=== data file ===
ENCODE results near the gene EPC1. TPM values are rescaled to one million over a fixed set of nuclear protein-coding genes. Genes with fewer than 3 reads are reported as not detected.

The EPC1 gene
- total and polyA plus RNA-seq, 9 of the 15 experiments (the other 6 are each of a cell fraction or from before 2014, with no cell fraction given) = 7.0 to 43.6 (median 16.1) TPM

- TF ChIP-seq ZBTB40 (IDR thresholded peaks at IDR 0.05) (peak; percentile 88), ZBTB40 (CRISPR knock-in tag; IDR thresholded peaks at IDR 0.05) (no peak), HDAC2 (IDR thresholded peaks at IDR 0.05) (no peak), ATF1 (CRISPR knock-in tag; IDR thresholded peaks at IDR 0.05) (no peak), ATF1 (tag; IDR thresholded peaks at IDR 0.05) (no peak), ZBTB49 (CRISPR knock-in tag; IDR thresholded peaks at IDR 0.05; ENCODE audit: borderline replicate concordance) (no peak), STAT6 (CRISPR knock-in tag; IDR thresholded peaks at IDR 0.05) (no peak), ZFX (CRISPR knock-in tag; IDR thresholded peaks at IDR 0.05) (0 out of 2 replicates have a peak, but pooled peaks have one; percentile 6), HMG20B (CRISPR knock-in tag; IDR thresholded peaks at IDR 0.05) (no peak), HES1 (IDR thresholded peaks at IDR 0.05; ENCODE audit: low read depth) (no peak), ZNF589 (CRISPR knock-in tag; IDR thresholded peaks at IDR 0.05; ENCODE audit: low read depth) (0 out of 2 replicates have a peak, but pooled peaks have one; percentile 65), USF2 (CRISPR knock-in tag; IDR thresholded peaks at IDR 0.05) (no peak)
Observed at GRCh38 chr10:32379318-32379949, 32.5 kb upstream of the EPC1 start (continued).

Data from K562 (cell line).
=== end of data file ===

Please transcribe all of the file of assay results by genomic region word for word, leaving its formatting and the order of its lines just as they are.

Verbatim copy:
ENCODE results near the gene EPC1. TPM values are rescaled to one million over a fixed set of nuclear protein-coding genes. Genes with fewer than 3 reads are reported as not detected.

The EPC1 gene
- total and polyA plus RNA-seq, 9 of the 15 experiments (the other 6 are each of a cell fraction or from before 2014, with no cell fraction given) = 7.0 to 43.6 (median 16.1) TPM

- TF ChIP-seq ZBTB40 (IDR thresholded peaks at IDR 0.05) (peak; percentile 88), ZBTB40 (CRISPR knock-in tag; IDR thresholded peaks at IDR 0.05) (no peak), HDAC2 (IDR thresholded peaks at IDR 0.05) (no peak), ATF1 (CRISPR knock-in tag; IDR thresholded peaks at IDR 0.05) (no peak), ATF1 (tag; IDR thresholded peaks at IDR 0.05) (no peak), ZBTB49 (CRISPR knock-in tag; IDR thresholded peaks at IDR 0.05; ENCODE audit: borderline replicate concordance) (no peak), STAT6 (CRISPR knock-in tag; IDR thresholded peaks at IDR 0.05) (no peak), ZFX (CRISPR knock-in tag; IDR thresholded peaks at IDR 0.05) (0 out of 2 replicates have a peak, but pooled peaks have one; percentile 6), HMG20B (CRISPR knock-in tag; IDR thresholded peaks at IDR 0.05) (no peak), HES1 (IDR thresholded peaks at IDR 0.05; ENCODE audit: low read depth) (no peak), ZNF589 (CRISPR knock-in tag; IDR thresholded peaks at IDR 0.05; ENCODE audit: low read depth) (0 out of 2 replicates have a peak, but pooled peaks have one; percentile 65), USF2 (CRISPR knock-in tag; IDR thresholded peaks at IDR 0.05) (no peak)
Observed at GRCh38 chr10:32379318-32379949, 32.5 kb upstream of the EPC1 start (continued).

Data from K562 (cell line).